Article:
Opportunity in America: Has It Increased or Decreased Over the Past Four Decades?
RELEASED JUNE 24, 2014
Central to our identity as Americans is a shared belief that, no matter how humble your origins, with hard work and perseverance, you can improve your prospects and give your children a shot at a secure and productive future. For generations, social mobility was a reality, and many Americans were able to climb the ladder to economic security. But today, the American dream is too often just that—a dream. Increasingly, it’s your zip code that shapes your destiny.
“Historical Report of Opportunity,” the first statistical measure of national and state opportunity levels over the past four decades, uses publicly available data to provide a holistic picture of how the climate for opportunity has changed in all 50 states and Washington, D.C.
The analysis uses data from 1970, 1980, 1990, 2000, and 2010, enabling comparisons of ten key indicators: unemployment rate; median household income; poverty rate; income inequality; preschool enrollment; on-time high school graduation; post-secondary completion; disconnected youth rate; violent crime rate; and access to medical doctors.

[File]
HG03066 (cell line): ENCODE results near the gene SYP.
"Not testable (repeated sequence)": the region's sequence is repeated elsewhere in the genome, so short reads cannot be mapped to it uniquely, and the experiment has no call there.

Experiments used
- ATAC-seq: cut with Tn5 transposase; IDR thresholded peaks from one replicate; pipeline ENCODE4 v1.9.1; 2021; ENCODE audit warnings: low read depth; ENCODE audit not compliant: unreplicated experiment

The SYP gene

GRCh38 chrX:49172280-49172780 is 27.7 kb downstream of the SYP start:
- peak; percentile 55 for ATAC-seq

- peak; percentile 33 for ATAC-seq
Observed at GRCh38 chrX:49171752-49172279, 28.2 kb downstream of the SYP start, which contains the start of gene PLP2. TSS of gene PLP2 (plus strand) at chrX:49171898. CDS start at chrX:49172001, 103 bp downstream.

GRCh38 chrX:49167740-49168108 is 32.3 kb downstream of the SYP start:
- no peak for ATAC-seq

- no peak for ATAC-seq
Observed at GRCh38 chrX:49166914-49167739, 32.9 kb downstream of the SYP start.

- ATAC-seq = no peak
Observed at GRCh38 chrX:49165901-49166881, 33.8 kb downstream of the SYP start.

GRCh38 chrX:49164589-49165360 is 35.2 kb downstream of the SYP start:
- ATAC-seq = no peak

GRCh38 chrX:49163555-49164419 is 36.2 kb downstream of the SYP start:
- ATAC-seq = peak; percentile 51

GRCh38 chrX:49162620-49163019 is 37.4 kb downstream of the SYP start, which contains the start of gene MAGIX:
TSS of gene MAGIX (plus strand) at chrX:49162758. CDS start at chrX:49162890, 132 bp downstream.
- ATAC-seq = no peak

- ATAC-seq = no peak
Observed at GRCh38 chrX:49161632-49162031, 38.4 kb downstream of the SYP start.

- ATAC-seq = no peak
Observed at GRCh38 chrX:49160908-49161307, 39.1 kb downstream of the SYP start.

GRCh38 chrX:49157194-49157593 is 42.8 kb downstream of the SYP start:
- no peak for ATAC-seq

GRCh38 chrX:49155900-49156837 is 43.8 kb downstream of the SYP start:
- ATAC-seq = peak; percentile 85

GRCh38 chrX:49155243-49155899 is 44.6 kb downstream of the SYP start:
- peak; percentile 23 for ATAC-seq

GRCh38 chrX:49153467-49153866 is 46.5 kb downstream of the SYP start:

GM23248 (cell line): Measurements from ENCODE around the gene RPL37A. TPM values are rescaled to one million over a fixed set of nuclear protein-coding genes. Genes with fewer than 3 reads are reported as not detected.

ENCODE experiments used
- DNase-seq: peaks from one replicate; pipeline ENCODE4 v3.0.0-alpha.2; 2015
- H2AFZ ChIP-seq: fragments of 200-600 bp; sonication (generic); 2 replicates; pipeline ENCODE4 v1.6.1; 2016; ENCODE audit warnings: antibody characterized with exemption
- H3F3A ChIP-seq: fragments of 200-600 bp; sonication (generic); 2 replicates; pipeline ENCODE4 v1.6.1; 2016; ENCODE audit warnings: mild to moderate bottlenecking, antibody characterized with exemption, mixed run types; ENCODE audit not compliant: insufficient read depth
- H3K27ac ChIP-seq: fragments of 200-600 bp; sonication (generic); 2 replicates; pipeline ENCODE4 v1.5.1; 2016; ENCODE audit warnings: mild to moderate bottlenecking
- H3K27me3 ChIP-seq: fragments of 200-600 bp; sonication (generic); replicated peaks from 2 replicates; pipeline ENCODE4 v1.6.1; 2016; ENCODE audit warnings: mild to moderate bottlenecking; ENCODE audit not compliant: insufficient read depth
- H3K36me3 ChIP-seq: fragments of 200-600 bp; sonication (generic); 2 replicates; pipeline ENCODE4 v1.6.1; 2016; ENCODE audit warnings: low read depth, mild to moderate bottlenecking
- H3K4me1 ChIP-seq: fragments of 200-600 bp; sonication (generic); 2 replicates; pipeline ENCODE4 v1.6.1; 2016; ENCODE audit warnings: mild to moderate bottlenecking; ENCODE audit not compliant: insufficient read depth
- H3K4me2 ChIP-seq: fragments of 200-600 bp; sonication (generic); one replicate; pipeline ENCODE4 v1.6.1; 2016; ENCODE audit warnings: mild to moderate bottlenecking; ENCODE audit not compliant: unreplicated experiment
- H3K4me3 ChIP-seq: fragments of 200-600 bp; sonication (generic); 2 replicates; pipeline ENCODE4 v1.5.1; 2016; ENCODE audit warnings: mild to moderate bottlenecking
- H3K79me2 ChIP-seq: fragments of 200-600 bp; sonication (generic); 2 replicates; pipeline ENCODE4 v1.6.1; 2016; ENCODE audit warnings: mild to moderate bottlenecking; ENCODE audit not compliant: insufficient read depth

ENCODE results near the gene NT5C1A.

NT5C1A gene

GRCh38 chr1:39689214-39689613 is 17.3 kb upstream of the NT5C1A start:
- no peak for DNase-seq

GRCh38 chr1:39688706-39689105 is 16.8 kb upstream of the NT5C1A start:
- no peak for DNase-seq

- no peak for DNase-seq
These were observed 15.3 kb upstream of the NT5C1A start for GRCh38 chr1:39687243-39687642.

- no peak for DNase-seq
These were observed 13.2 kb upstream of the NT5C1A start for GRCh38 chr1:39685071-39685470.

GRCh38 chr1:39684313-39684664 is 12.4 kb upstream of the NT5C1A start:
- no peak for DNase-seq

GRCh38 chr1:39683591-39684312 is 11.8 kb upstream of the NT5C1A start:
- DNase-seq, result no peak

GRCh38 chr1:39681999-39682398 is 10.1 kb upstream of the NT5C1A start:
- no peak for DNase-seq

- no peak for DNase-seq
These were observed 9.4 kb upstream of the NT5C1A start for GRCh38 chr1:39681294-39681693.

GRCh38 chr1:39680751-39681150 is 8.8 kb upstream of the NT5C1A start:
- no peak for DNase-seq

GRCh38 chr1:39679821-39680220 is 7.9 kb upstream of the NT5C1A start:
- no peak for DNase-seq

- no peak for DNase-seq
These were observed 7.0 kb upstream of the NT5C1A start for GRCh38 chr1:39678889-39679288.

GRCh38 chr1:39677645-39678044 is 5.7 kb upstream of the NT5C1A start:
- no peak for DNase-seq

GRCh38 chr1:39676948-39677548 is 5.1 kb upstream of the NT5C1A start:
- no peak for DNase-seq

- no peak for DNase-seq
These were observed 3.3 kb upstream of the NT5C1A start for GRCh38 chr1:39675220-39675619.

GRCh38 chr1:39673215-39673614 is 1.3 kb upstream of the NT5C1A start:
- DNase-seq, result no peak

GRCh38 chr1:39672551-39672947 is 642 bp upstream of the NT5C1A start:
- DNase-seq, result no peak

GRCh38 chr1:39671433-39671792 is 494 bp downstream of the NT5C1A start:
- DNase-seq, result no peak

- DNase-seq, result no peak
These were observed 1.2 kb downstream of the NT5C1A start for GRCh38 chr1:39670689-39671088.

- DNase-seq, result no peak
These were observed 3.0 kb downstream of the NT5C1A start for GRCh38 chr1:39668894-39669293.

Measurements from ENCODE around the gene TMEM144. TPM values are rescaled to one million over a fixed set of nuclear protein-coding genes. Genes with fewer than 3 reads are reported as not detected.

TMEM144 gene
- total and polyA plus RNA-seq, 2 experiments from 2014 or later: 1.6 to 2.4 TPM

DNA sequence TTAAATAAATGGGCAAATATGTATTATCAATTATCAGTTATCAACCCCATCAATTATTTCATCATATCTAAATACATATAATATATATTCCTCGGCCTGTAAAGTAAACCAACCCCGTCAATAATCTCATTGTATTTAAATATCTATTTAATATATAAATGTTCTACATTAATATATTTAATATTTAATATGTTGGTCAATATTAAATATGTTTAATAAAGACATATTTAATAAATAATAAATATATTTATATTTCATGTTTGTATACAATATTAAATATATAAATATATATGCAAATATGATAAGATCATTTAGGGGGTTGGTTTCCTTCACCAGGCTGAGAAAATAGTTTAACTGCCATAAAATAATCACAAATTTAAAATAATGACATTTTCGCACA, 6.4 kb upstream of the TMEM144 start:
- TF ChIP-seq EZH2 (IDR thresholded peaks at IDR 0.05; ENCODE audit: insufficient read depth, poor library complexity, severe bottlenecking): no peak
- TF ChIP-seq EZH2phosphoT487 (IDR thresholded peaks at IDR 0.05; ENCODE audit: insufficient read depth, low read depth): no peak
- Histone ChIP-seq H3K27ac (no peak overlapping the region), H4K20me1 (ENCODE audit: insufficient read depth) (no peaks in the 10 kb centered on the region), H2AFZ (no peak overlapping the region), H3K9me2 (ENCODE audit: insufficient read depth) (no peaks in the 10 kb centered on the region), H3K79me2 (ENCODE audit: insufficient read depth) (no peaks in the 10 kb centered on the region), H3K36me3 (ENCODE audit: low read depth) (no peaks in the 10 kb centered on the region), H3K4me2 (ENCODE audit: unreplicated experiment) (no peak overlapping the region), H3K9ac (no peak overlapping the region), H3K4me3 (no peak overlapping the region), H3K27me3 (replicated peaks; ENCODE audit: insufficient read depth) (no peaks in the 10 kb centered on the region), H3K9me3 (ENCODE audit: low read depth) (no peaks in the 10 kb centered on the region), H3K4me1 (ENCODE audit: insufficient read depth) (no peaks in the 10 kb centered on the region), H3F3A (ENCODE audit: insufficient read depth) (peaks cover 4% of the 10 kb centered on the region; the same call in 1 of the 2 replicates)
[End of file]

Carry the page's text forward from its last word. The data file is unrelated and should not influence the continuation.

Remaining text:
The data show that overall much of the growth in opportunity is fueled by advances in education. Yet troubling negative trends, such as a rise in poverty since 2000 and increasing youth disconnection (16-24 years old not in school nor working) since 1990, impede upward mobility.
The report was jointly developed by Measure of America and Opportunity Nation, with significant contributions from Joshua Greenstein.
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